What does your typical day look like when working as a Fashion Director for an independent magazine?
A typical day at the office is a whole lotta emails! A lot of shoot prep goes on from emailing PRs and brands to make sure you can secure your favorite looks or pieces to fit a brief or mood board. Mood boards drive the creative for an editorial as well as the magazine’s issue theme in general. Sounds easy, but it sure ain’t!
So how did you get to where you are today?
I always knew I wanted to get into fashion. At first, I thought I wanted to be a designer but quickly realized that wasn’t the path for me. I studied Fashion Communication at Central Saint Martins, which allowed me to find my one true calling (lol) which of course is styling.
What first inspired you to take this career path?
My grandma owned her own tailoring company in Nigeria, so I think fashion has always been a part of my family. My mum always had a strong sense of style, and she was always pushing me to dress to express myself through clothes. I loved the Spice Girls–obviously I was Mel B! 90’s music videos were always so creatively driven, quirky, and inspiring to me. Like old Missy Elliot videos–I always felt there was so much creative energy there! I also loved B2K, which was this iconic RnB boy band all the girls loved. Their videos and styling had a massive influence on how I work today. And of course icons such as P.Diddy and Lil Kim influenced my taste level in a big way. I loved–and still love–the work of video directors such as Hype Williams. I’m also obsessed with David La Chapelle and John Galliano, so basically I live for the drama. The romanticism of those cultural icons and my love of hip hop really explains my aesthetic today.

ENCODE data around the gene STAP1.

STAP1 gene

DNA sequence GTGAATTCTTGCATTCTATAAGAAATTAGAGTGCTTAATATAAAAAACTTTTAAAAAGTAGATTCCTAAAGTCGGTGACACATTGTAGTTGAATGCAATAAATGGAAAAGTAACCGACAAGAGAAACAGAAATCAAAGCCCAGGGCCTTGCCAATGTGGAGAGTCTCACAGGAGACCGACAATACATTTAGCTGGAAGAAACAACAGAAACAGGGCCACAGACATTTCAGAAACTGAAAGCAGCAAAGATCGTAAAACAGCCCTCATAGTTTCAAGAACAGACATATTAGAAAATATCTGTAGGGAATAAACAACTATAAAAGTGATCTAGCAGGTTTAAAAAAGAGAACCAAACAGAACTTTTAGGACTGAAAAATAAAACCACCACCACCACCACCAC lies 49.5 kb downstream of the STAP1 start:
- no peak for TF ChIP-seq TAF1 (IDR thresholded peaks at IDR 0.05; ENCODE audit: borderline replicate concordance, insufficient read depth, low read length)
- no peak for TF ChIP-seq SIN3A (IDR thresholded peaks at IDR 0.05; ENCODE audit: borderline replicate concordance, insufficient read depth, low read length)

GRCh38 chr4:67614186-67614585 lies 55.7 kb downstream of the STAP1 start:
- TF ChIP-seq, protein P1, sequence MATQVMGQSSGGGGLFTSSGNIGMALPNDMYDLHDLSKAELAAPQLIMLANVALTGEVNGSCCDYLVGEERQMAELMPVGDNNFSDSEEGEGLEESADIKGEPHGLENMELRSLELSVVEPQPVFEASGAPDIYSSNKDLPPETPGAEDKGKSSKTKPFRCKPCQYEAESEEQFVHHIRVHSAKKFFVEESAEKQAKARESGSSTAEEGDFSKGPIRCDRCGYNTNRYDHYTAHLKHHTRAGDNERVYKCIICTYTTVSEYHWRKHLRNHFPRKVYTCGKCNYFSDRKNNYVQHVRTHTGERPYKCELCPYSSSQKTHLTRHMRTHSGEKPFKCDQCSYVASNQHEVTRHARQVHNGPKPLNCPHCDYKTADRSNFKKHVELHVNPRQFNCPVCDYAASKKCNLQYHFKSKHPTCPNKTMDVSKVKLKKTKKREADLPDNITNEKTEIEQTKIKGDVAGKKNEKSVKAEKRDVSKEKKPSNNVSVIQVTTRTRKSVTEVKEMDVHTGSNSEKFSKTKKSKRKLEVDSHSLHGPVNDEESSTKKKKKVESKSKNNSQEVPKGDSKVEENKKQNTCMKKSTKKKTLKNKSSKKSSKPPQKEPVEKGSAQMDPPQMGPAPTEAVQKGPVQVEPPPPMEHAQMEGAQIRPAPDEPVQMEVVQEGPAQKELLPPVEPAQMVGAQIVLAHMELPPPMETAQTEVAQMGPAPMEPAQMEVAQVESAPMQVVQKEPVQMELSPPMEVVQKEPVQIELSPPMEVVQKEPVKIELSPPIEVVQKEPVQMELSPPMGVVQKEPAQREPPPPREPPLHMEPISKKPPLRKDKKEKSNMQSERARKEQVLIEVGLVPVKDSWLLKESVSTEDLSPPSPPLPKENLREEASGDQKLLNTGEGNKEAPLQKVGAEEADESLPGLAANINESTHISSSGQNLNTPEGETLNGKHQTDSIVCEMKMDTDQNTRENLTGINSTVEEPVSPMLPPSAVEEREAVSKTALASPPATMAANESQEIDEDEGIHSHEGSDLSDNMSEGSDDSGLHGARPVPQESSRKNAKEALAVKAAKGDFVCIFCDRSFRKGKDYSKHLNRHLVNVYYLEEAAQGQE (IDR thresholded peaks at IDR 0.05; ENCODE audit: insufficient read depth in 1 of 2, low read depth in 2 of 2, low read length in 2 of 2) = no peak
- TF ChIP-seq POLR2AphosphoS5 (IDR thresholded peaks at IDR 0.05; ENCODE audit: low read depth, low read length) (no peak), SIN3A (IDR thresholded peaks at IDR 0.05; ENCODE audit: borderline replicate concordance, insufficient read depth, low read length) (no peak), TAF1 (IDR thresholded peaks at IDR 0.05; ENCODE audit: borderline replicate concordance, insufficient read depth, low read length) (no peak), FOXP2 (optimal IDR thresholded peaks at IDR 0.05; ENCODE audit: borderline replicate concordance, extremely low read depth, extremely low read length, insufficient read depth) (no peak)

Has working for Wonderland taught you anything you didn’t know about yourself
I think it’s taught me to always creatively push myself and constantly strive to produce content that feels aspirational–images that I hope people will one day reference. It has also taught me how to work fast, make decisions quickly and trust your creative decisions always.
How do you hope to shape the fashion industry by working for Wonderland?
I always strive to be inclusive in my casting and styling for the editorials I create. With such heavy criticism on the industry to be more inclusive of people of color, I make sure that I cast and style every girl/woman from every walk of life. I think there’s a power through sexiness and strong femininity, which is why I love designers such as Galliano and Gaultier because they did (and still do) this in such a creative and empowering way. I celebrate within my work the more niche aspects of black culture, but I want to create images I hope a young girl or boy can look at and relate to through the choice of casting or quirky styling.
You’ve styled the likes of Lupita Nyong’o, Charli XCX, Paris Hilton and Mary J Blige. Any favorites?
I loved Paris! She was just real. She came by herself with no team and no publicist. She was just super happy and ate our Tesco sandwiches (shoots don’t always have lavish catering!)
With such a demanding job, how do you balance your work and personal life?
I think it’s definitely a tricky one and any creative will tell you, you can become too obsessed with work. But it’s important to have friends who aren’t in the industry who can put you in check and tell you chill out.
What does the next 10 years look like for Wonderland?
10 years is a long time, I usually take it one issue at a time! I think it’s a very exciting time for Wonderland. We’re still pretty new on the scene, so I think the talent and creative will only get bigger and better. 2018 is already looking like an exciting year.
“I celebrate within my work the more niche aspects of black culture, but I want to create images I hope a young girl or boy can look at and relate to through the choice of casting or quirky styling.”
What’s the most challenging thing about your job?
I think there is a pressure to produce bigger and better content. Sometimes I’ll do a shoot that I’m really obsessed with, and by the next week I’m over it and onto the next project. It’s the struggle each creative faces which the relationship between learning and evolving, but it’s also pretty exciting to see your personal worth grow.
What did you want to be when you were growing up?
Lol, so when I was like 8 I thought I was going to be a singer and the British Beyonce. As you can see, that never quite worked out.
Advice for anyone trying to land their dream job?
WORK! Put in real hours and you will see results. I also always say, “be your own cheerleader.” No one else is gonna root for your talent like you (unless it’s your mum). Stay iconic, positive and true to yourself!